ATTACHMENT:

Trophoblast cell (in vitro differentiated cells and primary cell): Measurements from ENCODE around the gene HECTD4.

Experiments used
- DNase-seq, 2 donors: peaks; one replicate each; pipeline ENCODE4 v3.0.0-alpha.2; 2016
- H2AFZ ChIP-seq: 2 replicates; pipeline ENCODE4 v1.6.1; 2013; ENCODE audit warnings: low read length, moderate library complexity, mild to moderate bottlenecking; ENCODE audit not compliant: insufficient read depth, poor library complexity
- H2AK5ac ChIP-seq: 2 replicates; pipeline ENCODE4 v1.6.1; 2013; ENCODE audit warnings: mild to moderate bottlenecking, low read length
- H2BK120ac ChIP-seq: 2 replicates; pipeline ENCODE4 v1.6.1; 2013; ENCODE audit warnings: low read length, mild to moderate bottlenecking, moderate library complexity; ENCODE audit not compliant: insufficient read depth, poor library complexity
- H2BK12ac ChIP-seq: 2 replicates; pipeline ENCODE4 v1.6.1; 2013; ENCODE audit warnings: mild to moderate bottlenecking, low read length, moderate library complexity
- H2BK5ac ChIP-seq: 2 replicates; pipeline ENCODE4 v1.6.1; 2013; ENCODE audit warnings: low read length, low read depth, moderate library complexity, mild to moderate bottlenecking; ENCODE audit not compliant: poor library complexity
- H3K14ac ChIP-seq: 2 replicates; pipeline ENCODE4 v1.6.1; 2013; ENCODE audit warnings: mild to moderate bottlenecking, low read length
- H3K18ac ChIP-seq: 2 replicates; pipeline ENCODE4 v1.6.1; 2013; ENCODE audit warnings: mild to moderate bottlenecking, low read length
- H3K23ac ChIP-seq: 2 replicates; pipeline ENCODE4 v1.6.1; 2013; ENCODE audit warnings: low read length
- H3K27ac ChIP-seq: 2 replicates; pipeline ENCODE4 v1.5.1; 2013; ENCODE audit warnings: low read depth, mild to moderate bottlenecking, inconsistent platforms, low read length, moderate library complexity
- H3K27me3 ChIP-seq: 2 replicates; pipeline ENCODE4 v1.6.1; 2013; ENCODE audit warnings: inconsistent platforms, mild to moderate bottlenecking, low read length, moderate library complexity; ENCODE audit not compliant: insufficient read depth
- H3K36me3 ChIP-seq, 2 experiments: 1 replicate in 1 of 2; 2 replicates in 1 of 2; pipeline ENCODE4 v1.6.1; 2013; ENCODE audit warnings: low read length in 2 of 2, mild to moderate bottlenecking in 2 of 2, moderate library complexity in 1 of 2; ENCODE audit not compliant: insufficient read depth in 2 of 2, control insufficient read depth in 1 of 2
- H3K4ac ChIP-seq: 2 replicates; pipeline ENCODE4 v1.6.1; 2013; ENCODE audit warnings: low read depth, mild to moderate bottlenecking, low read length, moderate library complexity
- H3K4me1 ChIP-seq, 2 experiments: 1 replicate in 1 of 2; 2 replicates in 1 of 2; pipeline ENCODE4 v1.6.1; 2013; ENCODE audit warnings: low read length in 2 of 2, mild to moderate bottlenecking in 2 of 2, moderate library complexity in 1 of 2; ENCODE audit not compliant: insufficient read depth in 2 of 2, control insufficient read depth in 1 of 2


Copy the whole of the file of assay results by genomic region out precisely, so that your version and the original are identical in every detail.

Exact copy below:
Trophoblast cell (in vitro differentiated cells and primary cell): Measurements from ENCODE around the gene HECTD4.

Experiments used
- DNase-seq, 2 donors: peaks; one replicate each; pipeline ENCODE4 v3.0.0-alpha.2; 2016
- H2AFZ ChIP-seq: 2 replicates; pipeline ENCODE4 v1.6.1; 2013; ENCODE audit warnings: low read length, moderate library complexity, mild to moderate bottlenecking; ENCODE audit not compliant: insufficient read depth, poor library complexity
- H2AK5ac ChIP-seq: 2 replicates; pipeline ENCODE4 v1.6.1; 2013; ENCODE audit warnings: mild to moderate bottlenecking, low read length
- H2BK120ac ChIP-seq: 2 replicates; pipeline ENCODE4 v1.6.1; 2013; ENCODE audit warnings: low read length, mild to moderate bottlenecking, moderate library complexity; ENCODE audit not compliant: insufficient read depth, poor library complexity
- H2BK12ac ChIP-seq: 2 replicates; pipeline ENCODE4 v1.6.1; 2013; ENCODE audit warnings: mild to moderate bottlenecking, low read length, moderate library complexity
- H2BK5ac ChIP-seq: 2 replicates; pipeline ENCODE4 v1.6.1; 2013; ENCODE audit warnings: low read length, low read depth, moderate library complexity, mild to moderate bottlenecking; ENCODE audit not compliant: poor library complexity
- H3K14ac ChIP-seq: 2 replicates; pipeline ENCODE4 v1.6.1; 2013; ENCODE audit warnings: mild to moderate bottlenecking, low read length
- H3K18ac ChIP-seq: 2 replicates; pipeline ENCODE4 v1.6.1; 2013; ENCODE audit warnings: mild to moderate bottlenecking, low read length
- H3K23ac ChIP-seq: 2 replicates; pipeline ENCODE4 v1.6.1; 2013; ENCODE audit warnings: low read length
- H3K27ac ChIP-seq: 2 replicates; pipeline ENCODE4 v1.5.1; 2013; ENCODE audit warnings: low read depth, mild to moderate bottlenecking, inconsistent platforms, low read length, moderate library complexity
- H3K27me3 ChIP-seq: 2 replicates; pipeline ENCODE4 v1.6.1; 2013; ENCODE audit warnings: inconsistent platforms, mild to moderate bottlenecking, low read length, moderate library complexity; ENCODE audit not compliant: insufficient read depth
- H3K36me3 ChIP-seq, 2 experiments: 1 replicate in 1 of 2; 2 replicates in 1 of 2; pipeline ENCODE4 v1.6.1; 2013; ENCODE audit warnings: low read length in 2 of 2, mild to moderate bottlenecking in 2 of 2, moderate library complexity in 1 of 2; ENCODE audit not compliant: insufficient read depth in 2 of 2, control insufficient read depth in 1 of 2
- H3K4ac ChIP-seq: 2 replicates; pipeline ENCODE4 v1.6.1; 2013; ENCODE audit warnings: low read depth, mild to moderate bottlenecking, low read length, moderate library complexity
- H3K4me1 ChIP-seq, 2 experiments: 1 replicate in 1 of 2; 2 replicates in 1 of 2; pipeline ENCODE4 v1.6.1; 2013; ENCODE audit warnings: low read length in 2 of 2, mild to moderate bottlenecking in 2 of 2, moderate library complexity in 1 of 2; ENCODE audit not compliant: insufficient read depth in 2 of 2, control insufficient read depth in 1 of 2